This work of paintings and sculptures’ transcription into architecture is an exercise that always passes through the drawing and re-drawing (fig.b.3). “I try to understand why I feel shaken by a work and I repaint the picture in my notebook, [like when] I've been at the exhibition of Joan Mitchell, in Nantes. (...) I have drawn her pictures, I have repainted them at home and that's how you can learn. (...) This type of exercise teaches that culture is not simply by seeing a show: there is always a work behind” [14]. Yet the design can be an ambiguous and sneaky mediator that actually depends on the available tools, such as when one is traveling with four coloured pencils in his pocket. Thus, in the frenzied search for a forecasting image from the future, Ciriani has been probing every kind of graphical technique, from the airbrush to the crayons, from markers from watercolours and gouache. The correction fluid marker has finally afforded the luxury of doing "mistakes" and allowed him to experience every kind of colour paper (fig.a.2). Parallel he has always collected offcuts from fashion magazines that offer widest chromatic gamut: he uses them to remember a certain colour or he pastes them on his precious collage, especially when his beloved markers are turning off.
The colours on his table are separated into two cups: the “cold” ones in one cup and the “hot” ones in the other, but some combinations and ranges over the years have conquered a special space: “a) yellow sunflower black, grey-white, white b) red, orange, salmon or pink, pale yellow, black and white” [15] and still the sky blue or Gauloise blue and the water-green- that Matisse used to accompany with the black, in cool shadows. The green is generally hard to place in the architecture because it refers too strongly to the idea of ​​vegetable, nevertheless Ciriani confesses a deep fascination for Matisse’s blues and greens of his Morocco paintings: his shadows, like those of Delacroix and other travellers, are bathed in sunlight and contain many colours.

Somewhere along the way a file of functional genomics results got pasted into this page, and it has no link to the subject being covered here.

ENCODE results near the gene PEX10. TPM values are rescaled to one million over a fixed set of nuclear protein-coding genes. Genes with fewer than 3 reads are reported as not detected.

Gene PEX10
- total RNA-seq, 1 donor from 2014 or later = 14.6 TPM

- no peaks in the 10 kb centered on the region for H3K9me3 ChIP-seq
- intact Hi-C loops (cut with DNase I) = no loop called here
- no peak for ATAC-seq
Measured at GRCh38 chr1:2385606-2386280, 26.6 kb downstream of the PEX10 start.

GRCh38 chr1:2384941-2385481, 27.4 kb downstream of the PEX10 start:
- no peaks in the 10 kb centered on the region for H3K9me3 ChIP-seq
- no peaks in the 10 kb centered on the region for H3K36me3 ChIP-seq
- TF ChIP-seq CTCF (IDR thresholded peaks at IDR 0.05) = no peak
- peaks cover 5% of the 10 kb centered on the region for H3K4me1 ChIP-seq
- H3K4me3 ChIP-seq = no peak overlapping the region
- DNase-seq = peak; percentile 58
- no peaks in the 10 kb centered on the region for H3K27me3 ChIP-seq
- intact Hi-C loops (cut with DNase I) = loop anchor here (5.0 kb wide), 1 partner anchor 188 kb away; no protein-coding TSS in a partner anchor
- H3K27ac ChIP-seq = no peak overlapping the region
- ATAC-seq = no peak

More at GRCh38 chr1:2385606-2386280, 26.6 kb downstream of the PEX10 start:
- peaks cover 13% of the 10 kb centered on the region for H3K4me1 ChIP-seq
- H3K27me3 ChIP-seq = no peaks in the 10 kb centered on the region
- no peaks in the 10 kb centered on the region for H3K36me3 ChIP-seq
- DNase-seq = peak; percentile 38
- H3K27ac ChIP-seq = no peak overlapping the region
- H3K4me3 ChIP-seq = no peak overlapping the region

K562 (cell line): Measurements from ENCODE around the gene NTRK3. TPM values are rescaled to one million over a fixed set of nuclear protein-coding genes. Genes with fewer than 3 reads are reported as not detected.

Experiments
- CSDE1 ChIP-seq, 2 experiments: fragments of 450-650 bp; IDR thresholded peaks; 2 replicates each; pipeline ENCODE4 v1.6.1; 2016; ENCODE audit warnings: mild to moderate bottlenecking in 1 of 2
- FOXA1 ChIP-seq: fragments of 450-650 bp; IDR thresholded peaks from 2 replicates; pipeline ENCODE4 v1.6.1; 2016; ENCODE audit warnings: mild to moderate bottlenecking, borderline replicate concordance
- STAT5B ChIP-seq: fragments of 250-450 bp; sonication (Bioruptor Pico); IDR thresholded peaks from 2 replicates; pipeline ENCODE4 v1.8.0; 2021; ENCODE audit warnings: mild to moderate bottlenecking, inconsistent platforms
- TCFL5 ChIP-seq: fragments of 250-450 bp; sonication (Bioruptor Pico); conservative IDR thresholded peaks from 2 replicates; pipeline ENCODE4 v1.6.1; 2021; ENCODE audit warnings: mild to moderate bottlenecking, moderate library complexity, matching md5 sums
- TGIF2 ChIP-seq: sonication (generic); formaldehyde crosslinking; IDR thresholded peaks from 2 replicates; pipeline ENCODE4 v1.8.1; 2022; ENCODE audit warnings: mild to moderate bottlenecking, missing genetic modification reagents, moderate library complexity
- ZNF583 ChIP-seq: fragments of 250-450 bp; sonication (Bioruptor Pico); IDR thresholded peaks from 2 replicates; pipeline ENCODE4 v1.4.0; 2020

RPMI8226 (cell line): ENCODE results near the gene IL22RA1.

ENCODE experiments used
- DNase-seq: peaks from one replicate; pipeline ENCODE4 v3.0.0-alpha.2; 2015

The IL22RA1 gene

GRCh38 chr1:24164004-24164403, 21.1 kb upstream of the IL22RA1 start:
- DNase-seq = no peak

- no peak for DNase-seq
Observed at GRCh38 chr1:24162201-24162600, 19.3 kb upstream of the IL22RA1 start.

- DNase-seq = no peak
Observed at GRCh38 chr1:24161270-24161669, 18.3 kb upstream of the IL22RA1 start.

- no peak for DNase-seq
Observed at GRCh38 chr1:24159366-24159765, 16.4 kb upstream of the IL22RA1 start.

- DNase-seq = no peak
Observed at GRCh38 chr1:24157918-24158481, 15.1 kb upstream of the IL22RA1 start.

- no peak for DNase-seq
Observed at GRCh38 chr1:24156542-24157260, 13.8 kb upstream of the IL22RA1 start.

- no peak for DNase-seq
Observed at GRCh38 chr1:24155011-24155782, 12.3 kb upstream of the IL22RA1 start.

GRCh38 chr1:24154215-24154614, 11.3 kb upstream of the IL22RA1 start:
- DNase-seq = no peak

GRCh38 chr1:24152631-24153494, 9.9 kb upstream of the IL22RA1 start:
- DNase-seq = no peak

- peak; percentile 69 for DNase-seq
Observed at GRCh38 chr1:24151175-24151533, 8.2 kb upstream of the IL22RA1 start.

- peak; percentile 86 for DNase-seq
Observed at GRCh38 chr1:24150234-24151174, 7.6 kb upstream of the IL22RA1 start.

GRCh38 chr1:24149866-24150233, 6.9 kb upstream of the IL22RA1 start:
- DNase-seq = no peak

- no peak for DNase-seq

“The maximum intensity is reached when the red and blue are together and when they touch is heaven. While when other colours are close together, they kill themselves. For example we seldom use yellow. There are three yellows that are very specific: the acid yellow that, if it wanted to be anything else, it would be green; then the yellow that wishes to be orange. The yellow, which-wants-to-be-orange, kills the work of the red. As well the yellow, which-wants-to-be-green, kills the work of the blue, and should not be mixed together. There is also a third yellow between the two that is the British crackers packet yellow, the yellow of Van Gogh’s sunflowers and the sunny yellow, which is yellow-yellow, and does not want to blend with anyone” [16]. Of course the colour alone does not exist: matching it with another colour affects its reception. This is why Ciriani uses the yellow close to black: not to alter it. This is why something white must be left when working with colour. “You can not paint everything. It is unbearable” [17].

4. Chromatic inhabited sculptures